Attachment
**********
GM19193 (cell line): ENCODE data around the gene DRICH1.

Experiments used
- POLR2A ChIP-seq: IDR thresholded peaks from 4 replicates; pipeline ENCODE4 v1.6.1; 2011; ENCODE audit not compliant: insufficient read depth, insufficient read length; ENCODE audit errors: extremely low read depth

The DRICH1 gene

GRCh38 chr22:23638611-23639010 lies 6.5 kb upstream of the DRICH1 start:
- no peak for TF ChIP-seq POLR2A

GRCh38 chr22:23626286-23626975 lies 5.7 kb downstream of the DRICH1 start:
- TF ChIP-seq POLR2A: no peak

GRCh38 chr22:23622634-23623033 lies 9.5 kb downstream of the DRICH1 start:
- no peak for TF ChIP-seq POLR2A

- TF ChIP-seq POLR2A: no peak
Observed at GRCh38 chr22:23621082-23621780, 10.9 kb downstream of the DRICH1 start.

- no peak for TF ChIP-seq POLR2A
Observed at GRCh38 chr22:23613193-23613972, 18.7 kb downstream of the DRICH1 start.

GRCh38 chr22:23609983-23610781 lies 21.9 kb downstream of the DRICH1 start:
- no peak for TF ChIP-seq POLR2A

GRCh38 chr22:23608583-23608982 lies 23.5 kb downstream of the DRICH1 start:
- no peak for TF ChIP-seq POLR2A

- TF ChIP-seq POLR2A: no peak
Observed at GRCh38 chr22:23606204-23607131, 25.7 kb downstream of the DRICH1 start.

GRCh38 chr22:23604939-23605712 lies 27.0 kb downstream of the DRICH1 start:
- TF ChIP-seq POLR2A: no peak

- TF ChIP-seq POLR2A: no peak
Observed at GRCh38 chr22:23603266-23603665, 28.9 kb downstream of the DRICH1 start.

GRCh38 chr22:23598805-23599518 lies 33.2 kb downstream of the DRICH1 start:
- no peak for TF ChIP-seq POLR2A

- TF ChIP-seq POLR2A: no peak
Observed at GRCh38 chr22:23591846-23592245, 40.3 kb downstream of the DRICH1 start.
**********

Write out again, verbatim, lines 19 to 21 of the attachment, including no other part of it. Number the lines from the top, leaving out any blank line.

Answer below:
- TF ChIP-seq POLR2A: no peak
Observed at GRCh38 chr22:23606204-23607131, 25.7 kb downstream of the DRICH1 start.

GRCh38 chr22:23604939-23605712 lies 27.0 kb downstream of the DRICH1 start: